Mourning Our Icons

I don’t know why the death of Carrie Fisher has hit me so hard. Maybe it’s that in the last two years, she seemed so much larger than life: unruly, unabashed, and unapologetic, an icon I was looking forward to see puncture the hypocrisies of Hollywood and how the world treats women for the next twenty years.

Her outspokenness about mental illness, her gifts as a writer and a public figure, and her utter willingness to give the world the finger – when it deserved it or just because she felt like it – were an inspiration.

And she gave us Leia Organa. She made that role what it is: Senator, Princess, Rebel, General. Her red pen is on the script of The Empire Strikes Back.

I don’t think I can express what it meant to me, to see Carrie Fisher as General Leia. Oh, I came to Star Wars through the novels, and later met Leia staring down her torturers on the screen: the woman who sees her entire world die and still doesn’t break. Who carries the men around her when they falter and digs deep and finds the strength to keep going.

General. Forty years on, brother vanished, son a traitor to everything she worked for, lover running from responsibility, and still the backbone of a movement. Still fighting: choosing again and again to stand for what she believes in, in a galaxy where doing that has already cost her everything. And yet still able to be generous, still choosing to welcome Rey, to hold out hope and an open hand.

General Leia is not all that Carrie Fisher was – she might be the least part of a complex comic genius. But the woman Carrie Fisher and the character Leia Organa are each in their own way inspirational figures, and the character is what she is because of the woman behind her.

To Carrie Fisher: drowned in moonlight, strangled by her own bra.

May her memory endure forever.

What A Year

Well, people. It’s been a year.

Not a particularly good one for me, even leaving international politics aside. (Although it’s fairly impossible to leave international politics aside right now, between the rump nationalism of Brexit and the regressive fascism-in-prospect of Trumplandia: looking either east or west from Ireland, the immediate view seems gloomy.) You may have noticed a certain lack of my blogging presence on these here tubes. I got a job, you see.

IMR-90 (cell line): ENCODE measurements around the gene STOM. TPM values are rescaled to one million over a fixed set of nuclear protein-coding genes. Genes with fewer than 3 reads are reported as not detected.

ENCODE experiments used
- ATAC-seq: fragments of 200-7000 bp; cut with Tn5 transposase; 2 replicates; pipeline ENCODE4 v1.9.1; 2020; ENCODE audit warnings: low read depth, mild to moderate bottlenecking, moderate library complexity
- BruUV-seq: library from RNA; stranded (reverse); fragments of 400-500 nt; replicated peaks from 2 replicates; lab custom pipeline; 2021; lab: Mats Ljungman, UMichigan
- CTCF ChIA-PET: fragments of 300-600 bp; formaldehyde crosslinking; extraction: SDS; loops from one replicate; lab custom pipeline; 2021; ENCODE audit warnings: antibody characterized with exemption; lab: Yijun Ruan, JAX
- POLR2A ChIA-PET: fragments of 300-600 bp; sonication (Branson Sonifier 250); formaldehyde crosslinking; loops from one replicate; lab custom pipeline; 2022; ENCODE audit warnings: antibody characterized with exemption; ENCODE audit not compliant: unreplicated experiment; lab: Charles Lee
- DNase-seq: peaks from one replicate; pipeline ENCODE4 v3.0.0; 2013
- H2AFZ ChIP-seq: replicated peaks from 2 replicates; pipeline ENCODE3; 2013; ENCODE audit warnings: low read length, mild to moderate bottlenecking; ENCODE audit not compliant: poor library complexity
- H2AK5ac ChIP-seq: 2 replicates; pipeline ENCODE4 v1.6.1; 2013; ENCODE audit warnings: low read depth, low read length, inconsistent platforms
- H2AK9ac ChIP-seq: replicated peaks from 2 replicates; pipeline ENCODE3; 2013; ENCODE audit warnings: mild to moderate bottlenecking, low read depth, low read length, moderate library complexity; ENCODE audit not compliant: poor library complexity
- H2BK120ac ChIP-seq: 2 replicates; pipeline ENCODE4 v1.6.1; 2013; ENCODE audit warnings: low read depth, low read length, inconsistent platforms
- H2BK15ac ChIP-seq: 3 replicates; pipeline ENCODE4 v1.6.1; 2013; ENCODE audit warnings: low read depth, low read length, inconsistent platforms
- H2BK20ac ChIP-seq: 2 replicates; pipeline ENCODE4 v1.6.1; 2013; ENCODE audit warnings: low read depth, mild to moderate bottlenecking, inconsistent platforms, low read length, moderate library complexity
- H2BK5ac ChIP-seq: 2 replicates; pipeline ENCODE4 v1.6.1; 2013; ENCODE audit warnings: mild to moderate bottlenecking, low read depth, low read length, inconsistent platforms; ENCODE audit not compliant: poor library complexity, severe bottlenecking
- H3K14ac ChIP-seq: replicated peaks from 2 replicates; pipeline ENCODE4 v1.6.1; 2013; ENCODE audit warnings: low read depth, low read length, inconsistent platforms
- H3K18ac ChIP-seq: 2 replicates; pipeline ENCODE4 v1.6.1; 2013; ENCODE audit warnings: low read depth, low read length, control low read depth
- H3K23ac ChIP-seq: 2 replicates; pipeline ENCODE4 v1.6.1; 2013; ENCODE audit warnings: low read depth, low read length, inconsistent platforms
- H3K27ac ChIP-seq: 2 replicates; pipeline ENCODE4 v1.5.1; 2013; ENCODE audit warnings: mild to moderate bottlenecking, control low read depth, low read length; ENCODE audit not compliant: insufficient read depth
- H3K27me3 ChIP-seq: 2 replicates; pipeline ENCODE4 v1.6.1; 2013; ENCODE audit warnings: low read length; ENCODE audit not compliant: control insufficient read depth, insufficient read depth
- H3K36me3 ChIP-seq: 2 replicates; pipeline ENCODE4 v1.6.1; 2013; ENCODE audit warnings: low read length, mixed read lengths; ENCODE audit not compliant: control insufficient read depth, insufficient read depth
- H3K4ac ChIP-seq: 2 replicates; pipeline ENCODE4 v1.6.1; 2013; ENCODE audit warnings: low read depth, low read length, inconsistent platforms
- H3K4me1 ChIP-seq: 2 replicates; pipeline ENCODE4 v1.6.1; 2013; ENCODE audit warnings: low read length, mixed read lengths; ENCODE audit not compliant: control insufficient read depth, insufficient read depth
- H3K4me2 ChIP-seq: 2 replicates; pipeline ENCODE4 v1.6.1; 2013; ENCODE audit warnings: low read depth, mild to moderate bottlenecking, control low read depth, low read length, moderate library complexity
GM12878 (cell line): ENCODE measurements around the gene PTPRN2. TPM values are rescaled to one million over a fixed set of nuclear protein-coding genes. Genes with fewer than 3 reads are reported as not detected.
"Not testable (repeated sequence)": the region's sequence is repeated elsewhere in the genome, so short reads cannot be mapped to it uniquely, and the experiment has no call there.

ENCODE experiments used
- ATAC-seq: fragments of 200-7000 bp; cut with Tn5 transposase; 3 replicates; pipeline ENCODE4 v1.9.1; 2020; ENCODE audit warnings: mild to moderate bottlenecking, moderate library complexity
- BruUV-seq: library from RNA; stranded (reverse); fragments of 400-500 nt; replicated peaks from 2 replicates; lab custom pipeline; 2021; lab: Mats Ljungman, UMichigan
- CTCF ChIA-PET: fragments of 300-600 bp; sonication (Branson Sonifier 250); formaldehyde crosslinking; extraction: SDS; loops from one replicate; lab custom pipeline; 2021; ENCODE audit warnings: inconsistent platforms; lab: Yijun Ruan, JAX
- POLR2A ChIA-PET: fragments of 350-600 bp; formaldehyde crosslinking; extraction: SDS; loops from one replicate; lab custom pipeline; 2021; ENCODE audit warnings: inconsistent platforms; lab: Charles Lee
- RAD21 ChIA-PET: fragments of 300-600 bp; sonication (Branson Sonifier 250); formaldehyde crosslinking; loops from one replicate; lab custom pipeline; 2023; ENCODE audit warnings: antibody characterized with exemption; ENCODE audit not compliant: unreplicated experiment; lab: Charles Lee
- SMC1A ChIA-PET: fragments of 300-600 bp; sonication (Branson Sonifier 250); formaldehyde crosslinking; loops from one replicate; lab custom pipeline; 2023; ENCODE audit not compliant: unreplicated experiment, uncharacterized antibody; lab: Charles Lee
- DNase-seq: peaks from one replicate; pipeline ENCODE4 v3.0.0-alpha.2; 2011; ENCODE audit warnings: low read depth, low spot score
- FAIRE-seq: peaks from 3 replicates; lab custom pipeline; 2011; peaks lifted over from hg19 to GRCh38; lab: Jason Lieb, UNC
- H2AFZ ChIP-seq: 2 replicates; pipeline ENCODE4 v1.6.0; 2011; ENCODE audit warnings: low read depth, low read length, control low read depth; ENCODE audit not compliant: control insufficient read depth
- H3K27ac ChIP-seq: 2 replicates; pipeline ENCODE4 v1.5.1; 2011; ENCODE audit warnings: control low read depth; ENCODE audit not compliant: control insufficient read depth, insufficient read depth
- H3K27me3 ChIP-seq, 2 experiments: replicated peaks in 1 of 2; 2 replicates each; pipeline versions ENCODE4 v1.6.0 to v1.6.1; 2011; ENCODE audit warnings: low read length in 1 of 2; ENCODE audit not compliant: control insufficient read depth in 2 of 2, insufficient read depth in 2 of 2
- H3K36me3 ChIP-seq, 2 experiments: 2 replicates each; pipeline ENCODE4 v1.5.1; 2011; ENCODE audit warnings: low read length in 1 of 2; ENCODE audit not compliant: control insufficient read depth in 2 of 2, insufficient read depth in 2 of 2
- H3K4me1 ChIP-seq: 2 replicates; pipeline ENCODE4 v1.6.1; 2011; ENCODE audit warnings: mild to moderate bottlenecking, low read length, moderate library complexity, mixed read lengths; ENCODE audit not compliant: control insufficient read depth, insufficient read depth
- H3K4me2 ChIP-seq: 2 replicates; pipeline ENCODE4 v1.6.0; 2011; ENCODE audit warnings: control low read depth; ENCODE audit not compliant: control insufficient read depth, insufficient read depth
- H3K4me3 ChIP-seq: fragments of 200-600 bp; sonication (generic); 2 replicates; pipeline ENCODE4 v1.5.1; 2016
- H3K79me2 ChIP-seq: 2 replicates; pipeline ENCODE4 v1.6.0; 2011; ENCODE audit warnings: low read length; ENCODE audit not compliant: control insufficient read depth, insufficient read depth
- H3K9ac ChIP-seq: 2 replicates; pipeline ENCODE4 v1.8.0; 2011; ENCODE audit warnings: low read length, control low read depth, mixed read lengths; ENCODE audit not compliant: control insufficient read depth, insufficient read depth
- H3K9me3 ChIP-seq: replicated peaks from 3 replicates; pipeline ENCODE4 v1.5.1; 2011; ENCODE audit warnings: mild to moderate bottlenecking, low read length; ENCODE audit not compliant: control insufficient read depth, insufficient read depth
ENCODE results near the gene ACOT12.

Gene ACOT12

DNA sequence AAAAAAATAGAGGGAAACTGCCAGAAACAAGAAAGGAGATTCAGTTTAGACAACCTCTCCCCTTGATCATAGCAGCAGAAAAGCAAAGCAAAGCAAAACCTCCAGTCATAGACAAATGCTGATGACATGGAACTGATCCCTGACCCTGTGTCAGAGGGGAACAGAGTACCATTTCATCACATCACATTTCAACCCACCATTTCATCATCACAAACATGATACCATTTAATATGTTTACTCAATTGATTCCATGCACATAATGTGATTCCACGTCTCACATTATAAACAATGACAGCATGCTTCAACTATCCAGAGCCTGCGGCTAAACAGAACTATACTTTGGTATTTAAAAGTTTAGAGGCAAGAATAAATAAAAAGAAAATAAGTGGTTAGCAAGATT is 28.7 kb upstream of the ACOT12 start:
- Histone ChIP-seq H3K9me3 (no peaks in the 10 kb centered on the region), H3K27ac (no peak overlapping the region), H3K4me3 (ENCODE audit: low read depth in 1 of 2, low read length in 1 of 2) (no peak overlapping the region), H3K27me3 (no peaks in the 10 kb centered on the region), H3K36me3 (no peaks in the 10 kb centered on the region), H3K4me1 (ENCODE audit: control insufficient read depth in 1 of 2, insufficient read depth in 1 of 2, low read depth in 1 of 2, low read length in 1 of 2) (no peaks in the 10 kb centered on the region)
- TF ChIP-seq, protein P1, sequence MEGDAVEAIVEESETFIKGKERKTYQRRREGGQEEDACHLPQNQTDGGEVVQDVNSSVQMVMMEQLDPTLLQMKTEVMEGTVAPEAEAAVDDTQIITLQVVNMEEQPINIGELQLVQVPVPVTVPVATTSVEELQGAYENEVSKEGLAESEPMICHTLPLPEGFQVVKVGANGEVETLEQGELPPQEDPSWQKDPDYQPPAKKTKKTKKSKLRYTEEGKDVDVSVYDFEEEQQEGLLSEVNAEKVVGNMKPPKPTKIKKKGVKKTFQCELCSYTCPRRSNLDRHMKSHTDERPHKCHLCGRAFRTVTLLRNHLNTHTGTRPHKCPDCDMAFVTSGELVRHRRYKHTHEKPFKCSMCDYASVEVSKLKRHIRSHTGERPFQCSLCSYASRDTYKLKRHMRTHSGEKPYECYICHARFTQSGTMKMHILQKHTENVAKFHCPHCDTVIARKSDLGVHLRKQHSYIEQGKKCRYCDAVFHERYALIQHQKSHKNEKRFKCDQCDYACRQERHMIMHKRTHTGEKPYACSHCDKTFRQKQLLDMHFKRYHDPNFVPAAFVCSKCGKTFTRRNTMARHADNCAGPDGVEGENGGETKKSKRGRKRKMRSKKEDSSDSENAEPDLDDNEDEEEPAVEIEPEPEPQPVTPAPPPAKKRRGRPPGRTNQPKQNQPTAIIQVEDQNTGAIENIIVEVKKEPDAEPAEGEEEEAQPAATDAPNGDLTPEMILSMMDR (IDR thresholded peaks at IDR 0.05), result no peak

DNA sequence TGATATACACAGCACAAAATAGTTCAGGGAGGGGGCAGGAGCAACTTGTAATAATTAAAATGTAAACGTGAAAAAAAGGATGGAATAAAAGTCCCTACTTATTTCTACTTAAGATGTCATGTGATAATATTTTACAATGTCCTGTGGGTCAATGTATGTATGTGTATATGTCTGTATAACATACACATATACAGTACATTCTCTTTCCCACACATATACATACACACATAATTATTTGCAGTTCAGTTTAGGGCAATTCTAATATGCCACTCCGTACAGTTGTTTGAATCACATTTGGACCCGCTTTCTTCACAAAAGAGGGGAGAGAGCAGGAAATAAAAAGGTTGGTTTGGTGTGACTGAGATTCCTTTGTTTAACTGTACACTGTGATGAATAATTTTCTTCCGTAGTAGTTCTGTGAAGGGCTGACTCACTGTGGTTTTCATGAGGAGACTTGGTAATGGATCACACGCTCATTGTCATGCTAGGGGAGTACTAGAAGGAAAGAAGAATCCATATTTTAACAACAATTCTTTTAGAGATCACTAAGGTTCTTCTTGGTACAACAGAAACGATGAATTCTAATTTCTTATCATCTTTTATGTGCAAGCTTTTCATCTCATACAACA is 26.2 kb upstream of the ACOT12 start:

Ordinarily, that’d be good news. Unfortunately, it turns out that the job and I were fairly well unsuited to each other: I’m apparently not made for the kind of government work I found myself doing. In early October, I had my worst bout of suicidal ideation in about ten years. Combined with improbable amounts of fatigue, exhaustion, and continuing anxiety – I tried, I swear, so many prescription drugs. It took two months, but I recovered enough to return to work – long enough to give my notice.

So that was last week.

The events of the past while have made clear to me just how very little time there is to waste. I want to do work I’m good at and that I (at least for the most part) enjoy – and I want to advocate for the causes I believe in, which I could not do in the civil service job, which as a condition of employment forbade anything that could be construed as partisan political activity. So! You’ll probably be hearing a little bit more from me on Irish politics, the importance of green energy, climate change mitigation, #repealthe8th, social housing, ending Direct Provision, welcoming refugees, combating racism, building better public transport, and so on, as I harangue my local TDs (that’s the equivalent of an MP, but in Irish) and try to figure out where I can throw my weight in with political activism locally.

In the next while, I should be reactivating (under somewhat different terms) my Patreon page, writing more reviews for Locus and, figuring out whether I have a theme for 2017 for the Sleeps With Monsters column, and looking at the practicalities of setting up a freelance biz in editorial consulting/proofreading. (I have mad skillz… but not necessarily in self-promotion.)

That is, I think, all the news that’s fit to print.